In a recent speech, Reserve Bank governor Philip Lowe hinted at a more cautious approach to interest rate increases, which may be his final speech before Treasurer Jim Chalmers decides whether to extend his term. Lowe announced several significant changes to the operations of the bank, including reducing the number of annual board meetings and introducing post-meeting press conferences. These changes are part of the recommendations from an independent review conducted earlier this year.
One of the key recommendations of the review is the creation of a board of monetary policy experts and a separate board for governance, which is expected to be established by July 2024. Other changes from the review, such as publishing unattributed board members’ votes, will be decided by future RBA boards.
In his speech, Lowe took a cautious stance on the future of monetary policy. He noted that it is not yet clear whether further tightening is needed to bring inflation back to target levels. The cash rate is currently at an 11-year high of 4.1%, and any future rate increases will depend on how the economy and inflation evolve.
Market expectations for a rate increase in August decreased slightly following Lowe’s speech. The market now implies a 51% chance of a 0.25 percentage point rate increase at the next board meeting, down from 60% the previous day. Expectations for the peak rate also decreased slightly, reflecting a more cautious outlook on global interest rate increases.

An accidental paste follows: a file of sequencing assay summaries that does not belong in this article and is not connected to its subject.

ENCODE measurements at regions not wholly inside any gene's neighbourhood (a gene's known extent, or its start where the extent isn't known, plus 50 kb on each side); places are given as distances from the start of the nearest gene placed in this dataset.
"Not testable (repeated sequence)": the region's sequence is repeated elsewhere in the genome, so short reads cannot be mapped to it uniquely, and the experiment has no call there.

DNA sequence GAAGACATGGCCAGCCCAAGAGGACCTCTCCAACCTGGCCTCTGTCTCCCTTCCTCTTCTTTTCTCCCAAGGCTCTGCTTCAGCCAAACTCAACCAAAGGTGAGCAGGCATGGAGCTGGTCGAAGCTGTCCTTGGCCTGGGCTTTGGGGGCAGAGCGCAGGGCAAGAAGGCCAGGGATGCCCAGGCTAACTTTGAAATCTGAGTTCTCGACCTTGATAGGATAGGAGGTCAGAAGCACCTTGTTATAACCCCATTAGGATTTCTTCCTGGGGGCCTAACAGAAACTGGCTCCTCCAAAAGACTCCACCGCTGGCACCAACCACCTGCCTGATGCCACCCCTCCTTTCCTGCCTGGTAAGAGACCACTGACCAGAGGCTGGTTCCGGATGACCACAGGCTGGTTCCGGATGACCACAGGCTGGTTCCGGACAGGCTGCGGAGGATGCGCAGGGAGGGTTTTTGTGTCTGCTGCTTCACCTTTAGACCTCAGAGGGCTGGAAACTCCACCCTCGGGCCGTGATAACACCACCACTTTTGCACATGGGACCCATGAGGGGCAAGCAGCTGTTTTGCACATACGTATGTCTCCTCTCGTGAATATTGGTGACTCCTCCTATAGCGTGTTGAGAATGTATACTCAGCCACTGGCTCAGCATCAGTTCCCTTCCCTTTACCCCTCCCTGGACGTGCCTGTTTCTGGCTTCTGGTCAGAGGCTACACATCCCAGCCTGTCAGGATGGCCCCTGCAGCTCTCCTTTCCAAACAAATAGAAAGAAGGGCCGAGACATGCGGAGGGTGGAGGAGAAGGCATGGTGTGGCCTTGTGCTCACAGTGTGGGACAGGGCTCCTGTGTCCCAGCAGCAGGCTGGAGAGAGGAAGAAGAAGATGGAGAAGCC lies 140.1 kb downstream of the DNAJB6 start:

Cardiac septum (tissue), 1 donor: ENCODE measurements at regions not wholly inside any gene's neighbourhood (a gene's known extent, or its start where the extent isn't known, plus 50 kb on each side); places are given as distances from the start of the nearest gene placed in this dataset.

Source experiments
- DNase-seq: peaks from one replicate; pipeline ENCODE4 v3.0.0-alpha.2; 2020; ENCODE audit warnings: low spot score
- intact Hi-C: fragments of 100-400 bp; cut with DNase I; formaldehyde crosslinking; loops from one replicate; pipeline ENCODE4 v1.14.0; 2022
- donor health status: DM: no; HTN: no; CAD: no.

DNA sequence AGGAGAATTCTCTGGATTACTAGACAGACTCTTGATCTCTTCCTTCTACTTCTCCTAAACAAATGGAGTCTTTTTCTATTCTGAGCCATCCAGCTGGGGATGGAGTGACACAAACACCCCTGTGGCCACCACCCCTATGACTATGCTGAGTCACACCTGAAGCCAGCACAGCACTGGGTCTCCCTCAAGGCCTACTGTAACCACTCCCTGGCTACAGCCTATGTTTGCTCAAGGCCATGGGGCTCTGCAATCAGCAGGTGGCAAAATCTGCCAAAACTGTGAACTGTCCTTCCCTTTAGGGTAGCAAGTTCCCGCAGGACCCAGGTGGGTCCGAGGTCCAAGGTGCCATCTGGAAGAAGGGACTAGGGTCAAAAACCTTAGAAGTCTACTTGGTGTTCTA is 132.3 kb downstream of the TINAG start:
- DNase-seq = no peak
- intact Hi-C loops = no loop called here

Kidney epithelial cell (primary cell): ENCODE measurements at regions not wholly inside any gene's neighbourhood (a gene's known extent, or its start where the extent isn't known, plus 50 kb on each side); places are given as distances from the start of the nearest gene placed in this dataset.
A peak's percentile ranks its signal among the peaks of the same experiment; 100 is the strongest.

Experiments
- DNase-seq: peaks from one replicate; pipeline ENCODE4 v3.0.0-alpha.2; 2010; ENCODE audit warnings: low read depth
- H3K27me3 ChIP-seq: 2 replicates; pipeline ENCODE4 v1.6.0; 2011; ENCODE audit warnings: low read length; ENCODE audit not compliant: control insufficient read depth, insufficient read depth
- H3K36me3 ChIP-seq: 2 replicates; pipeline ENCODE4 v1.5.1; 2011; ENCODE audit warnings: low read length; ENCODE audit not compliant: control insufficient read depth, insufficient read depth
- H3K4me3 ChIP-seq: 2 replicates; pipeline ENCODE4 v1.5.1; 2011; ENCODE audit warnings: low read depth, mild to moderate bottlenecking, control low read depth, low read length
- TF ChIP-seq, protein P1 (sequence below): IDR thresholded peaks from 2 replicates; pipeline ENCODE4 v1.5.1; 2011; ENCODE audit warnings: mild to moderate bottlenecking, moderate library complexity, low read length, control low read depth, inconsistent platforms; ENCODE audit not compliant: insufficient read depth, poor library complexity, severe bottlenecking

While Lowe’s speech was seen as dovish by economists, it came shortly before Treasurer Chalmers revealed that he would soon discuss whether to replace Lowe when his term ends in September. Chalmers indicated that there would be a cabinet discussion followed by an announcement about Lowe’s replacement.
Overall, Lowe’s speech and the changes to the operations of the RBA signal a more cautious approach to interest rate increases. The future direction of monetary policy will depend on the performance of the economy and inflation. The establishment of a board of monetary policy experts and increased transparency about board members’ votes will also be key changes to watch for in the coming years.